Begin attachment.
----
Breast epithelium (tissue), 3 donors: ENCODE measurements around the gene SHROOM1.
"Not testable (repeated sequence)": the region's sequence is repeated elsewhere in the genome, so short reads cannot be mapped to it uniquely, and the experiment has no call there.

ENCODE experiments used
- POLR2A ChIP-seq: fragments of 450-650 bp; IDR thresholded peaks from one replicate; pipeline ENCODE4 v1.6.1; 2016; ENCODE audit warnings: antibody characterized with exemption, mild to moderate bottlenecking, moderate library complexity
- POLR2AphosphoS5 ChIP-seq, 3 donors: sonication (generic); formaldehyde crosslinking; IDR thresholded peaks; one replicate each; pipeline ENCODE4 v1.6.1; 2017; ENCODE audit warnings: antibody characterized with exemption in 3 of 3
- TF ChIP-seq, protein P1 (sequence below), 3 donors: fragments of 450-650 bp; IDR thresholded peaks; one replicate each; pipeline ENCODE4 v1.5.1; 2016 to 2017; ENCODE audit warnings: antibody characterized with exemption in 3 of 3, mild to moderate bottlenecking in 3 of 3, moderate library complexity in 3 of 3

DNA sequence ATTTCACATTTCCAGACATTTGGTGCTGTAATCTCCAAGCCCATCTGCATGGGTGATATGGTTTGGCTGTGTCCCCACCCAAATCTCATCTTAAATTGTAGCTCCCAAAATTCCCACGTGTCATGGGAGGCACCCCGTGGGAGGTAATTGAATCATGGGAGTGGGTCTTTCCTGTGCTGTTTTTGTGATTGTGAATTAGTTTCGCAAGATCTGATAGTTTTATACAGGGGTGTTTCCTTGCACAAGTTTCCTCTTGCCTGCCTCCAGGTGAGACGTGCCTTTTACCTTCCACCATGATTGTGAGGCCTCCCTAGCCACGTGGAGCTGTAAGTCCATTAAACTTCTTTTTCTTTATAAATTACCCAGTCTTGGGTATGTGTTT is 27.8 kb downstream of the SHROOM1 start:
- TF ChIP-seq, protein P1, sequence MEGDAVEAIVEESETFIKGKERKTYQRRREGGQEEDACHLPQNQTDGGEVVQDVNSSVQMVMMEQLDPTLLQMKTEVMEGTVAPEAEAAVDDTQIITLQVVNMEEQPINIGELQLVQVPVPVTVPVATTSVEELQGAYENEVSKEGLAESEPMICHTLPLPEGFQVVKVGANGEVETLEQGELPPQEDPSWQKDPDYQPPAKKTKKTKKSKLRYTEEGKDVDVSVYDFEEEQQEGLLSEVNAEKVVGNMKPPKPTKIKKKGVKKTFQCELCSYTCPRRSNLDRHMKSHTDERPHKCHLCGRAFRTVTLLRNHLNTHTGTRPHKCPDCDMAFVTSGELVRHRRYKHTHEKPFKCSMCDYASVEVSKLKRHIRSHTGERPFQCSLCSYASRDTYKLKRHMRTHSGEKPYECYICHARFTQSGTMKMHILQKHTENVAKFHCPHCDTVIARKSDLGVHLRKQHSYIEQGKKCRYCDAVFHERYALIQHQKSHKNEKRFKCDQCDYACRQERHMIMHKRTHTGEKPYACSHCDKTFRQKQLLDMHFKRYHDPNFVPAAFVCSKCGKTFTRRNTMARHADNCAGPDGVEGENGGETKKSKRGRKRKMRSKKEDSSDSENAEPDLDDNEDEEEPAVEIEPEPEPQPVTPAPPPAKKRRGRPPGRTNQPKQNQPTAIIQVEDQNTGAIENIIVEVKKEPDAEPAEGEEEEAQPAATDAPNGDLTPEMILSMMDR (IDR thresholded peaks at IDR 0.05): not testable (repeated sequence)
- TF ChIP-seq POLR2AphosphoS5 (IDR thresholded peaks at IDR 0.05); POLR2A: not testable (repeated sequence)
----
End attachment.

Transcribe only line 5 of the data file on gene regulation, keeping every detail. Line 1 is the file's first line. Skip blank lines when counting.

- POLR2AphosphoS5 ChIP-seq, 3 donors: sonication (generic); formaldehyde crosslinking; IDR thresholded peaks; one replicate each; pipeline ENCODE4 v1.6.1; 2017; ENCODE audit warnings: antibody characterized with exemption in 3 of 3